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While consumers as a whole, regardless of age, are migrating away from traditional payment methods toward digital ones, they lack synchronicity. As you might guess, each generation has different preferences in how they send and receive payments, and how they manage their bills overall. Looking ahead to the rest of 2020 and beyond, it will be critical for business leaders and decision makers to not only take stock of the generational groups their customer base represents, but also understand the payment and billing preferences for each demographic to ensure they are delivering the options their customers seek.

Consider some of the following generational preferences, which need to be accounted for when tailoring a payments strategy and marketing to each group.

Baby Boomers

In the payments space, Baby Boomers (those in their mid-fifties to mid-seventies) have been somewhat misunderstood and misrepresented. While overall less tech-savvy than younger generations, boomers are looking for convenient and efficient ways to pay their bills.

In fact, only 43 percent of Baby Boomers aged 52-70 have used paper checks to pay bills over the last year, while the majority (75.6%) have used the more real-time method of checking account deduction, according the ACI Speedpay Pulse. When it comes to mobile payments, baby boomers’ usage is lower, but not as much as you might think. According to The Pew Charitable Trust, this group is starting to adopt mobile payments, though some remain hesitant — not because they lack trust in technology, but because they simply prefer to use cash.

For billers that are marketing to the baby boomer audience, it’s important to provide both traditional and digital options for payments. This group might be the highest user of more traditional methods, like paper checks, but they’re starting to get the hang of digital methods as well.

Generation X

Considering Generation X came of age during the prime years of the credit card boom, it is unsurprising that, according to Pew, they prefer paying by card. In fact, they are more likely to have credit card debt than both Millennials and Baby Boomers. When it comes to mobile payments, Gen X is slightly farther along in adoption, but they still have a long way to go. While 83 percent of Gen X own smartphones, they’re less inclined to use mobile payments to make a purchase compared to Millennials.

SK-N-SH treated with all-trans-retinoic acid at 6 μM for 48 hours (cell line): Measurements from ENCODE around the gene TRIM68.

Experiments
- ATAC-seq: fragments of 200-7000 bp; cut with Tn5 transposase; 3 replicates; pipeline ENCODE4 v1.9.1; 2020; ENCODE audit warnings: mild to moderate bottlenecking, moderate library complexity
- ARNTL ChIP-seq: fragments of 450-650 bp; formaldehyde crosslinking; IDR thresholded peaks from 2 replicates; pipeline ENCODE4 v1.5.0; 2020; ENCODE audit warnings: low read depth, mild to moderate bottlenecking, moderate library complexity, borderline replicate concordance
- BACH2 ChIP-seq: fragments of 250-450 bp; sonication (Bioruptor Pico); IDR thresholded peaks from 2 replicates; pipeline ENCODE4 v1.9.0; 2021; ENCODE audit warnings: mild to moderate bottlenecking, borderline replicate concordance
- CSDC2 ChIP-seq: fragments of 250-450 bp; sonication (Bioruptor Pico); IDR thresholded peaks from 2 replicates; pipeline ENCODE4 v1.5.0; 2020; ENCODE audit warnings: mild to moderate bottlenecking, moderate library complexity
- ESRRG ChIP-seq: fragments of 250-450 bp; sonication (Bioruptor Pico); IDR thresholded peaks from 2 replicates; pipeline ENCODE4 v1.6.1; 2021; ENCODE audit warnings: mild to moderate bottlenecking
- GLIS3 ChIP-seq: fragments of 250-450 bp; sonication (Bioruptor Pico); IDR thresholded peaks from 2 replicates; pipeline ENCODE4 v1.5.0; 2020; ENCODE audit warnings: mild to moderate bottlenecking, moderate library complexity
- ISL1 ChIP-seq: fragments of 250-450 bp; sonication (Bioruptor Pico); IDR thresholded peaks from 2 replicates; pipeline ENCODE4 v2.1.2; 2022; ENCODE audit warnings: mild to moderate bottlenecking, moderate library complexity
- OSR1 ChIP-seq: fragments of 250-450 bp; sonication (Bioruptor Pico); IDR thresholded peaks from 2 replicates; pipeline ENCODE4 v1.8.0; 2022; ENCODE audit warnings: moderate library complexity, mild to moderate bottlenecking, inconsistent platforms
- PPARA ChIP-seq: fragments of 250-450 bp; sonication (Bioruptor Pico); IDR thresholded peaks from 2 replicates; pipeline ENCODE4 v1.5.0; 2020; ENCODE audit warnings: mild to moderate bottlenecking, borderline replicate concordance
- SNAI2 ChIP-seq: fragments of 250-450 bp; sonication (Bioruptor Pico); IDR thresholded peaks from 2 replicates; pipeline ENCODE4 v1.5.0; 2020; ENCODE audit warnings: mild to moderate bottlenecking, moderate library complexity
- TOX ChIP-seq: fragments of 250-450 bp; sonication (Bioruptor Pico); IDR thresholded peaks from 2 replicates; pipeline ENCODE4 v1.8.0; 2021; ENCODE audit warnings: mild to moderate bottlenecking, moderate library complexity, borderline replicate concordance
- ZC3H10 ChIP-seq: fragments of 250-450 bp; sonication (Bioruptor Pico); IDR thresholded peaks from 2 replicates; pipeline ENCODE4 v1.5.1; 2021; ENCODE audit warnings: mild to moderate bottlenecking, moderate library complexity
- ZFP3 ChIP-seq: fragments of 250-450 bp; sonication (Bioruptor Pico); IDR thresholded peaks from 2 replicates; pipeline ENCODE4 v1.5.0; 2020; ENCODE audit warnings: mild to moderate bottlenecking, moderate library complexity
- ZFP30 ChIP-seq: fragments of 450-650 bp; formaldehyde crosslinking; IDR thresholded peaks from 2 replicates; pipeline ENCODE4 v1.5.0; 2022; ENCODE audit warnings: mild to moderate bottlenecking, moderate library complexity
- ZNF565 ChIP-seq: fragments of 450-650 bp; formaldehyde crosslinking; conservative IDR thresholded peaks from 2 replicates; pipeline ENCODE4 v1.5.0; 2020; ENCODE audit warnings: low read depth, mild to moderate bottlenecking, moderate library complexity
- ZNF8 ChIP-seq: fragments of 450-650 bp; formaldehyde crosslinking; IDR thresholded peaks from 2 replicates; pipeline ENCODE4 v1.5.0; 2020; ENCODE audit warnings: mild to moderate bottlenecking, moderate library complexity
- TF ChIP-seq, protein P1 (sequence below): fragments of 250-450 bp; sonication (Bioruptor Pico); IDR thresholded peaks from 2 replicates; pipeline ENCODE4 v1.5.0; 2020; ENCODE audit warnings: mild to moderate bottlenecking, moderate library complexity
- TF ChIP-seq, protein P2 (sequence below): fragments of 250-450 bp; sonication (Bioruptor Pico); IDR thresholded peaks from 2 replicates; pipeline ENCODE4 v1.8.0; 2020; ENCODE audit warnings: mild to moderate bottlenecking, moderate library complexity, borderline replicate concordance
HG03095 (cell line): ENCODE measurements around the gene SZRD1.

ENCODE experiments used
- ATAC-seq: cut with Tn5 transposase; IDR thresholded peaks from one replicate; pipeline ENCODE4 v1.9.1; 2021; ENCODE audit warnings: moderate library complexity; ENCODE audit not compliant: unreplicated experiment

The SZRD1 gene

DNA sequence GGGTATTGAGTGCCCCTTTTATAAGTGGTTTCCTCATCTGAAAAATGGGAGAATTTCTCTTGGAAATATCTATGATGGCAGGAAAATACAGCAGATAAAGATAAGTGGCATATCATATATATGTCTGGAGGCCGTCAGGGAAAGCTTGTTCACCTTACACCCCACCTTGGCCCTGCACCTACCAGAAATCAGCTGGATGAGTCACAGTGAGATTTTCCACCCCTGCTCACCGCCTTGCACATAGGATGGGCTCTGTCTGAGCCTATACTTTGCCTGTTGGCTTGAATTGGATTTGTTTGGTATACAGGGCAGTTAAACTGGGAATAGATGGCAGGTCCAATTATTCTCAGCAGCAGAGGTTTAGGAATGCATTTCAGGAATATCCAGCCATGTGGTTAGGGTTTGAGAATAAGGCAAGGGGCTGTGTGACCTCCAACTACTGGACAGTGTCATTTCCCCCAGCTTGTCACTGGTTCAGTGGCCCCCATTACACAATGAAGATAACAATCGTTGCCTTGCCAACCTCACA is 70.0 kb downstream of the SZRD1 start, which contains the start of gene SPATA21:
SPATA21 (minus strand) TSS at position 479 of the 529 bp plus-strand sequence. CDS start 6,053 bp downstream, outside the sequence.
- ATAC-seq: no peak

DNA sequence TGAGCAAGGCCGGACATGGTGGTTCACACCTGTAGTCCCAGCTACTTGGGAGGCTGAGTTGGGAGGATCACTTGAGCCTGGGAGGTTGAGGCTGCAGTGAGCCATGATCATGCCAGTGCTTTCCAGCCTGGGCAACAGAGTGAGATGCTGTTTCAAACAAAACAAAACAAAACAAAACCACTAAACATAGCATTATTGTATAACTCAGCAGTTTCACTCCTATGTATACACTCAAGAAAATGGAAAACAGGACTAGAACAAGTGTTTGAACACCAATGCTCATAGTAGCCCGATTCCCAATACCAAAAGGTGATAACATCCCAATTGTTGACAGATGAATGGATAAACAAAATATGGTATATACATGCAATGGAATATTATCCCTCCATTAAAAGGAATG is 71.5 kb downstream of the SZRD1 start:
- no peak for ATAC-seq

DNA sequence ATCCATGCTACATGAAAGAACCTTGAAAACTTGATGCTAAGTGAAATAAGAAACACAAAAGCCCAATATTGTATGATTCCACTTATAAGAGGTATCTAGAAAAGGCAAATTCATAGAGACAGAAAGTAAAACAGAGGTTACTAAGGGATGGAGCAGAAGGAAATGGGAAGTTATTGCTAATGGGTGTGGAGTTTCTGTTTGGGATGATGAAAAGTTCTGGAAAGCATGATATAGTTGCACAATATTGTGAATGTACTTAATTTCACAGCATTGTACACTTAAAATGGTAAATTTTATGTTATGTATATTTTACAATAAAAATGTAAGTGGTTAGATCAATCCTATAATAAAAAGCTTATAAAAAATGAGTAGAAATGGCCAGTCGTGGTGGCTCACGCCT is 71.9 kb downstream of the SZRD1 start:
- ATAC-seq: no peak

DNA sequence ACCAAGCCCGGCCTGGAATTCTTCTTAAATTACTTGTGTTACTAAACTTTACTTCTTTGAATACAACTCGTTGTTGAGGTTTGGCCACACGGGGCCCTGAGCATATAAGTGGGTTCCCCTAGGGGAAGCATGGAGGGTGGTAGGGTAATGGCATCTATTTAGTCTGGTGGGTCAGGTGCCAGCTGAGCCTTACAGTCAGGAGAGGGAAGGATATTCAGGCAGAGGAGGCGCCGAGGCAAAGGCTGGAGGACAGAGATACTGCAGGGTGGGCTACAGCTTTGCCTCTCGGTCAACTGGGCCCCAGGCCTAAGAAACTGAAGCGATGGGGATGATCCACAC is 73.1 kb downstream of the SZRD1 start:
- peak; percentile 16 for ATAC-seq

To address Gen X’s split preferences, consider implementing educational programs that show them the benefits of a more digital and real-time approach to paying their bills. Give them reasons to go fully digital.

Millennials and Generation Z

The younger end of these demographic cohorts came into a world that was already buzzing with digital payment options. It’s only natural they use these methods to which they are so accustomed. According to the ACI Speedpay Pulse, these groups are significantly more likely than older consumers to prefer paying bills with a debit card and are more likely to cut down on paper billing statements by selecting digital options. Even more than older generations, younger consumers expect speed and seamlessness when it comes to their billing and payment experiences.

Therefore, billers with a younger customer base should keep these preferences in mind and make sure they are offering fast, seamless experiences to increase customer satisfaction and loyalty. Consider partnering with a bill payments provider that can bring the speed and real-time experience that Millennials and Gen Z crave.

 

While each generation has different preferences in how they receive and pay their bills, all are increasingly embracing digital methods. It is important to take a deep look at what each generation expects, and to evolve to meet these changing demands.

 

To learn more, check out our the 2020 ACI Speedpay Pulse report, which dives deeper into digital differences and other current bill payment trends.

Product Marketing Manager

Steve is a seasoned marketing professional with an extensive background in driving usage and adoption of financial products and services including credit cards, mobile/online bill payment, and card-based reward programs.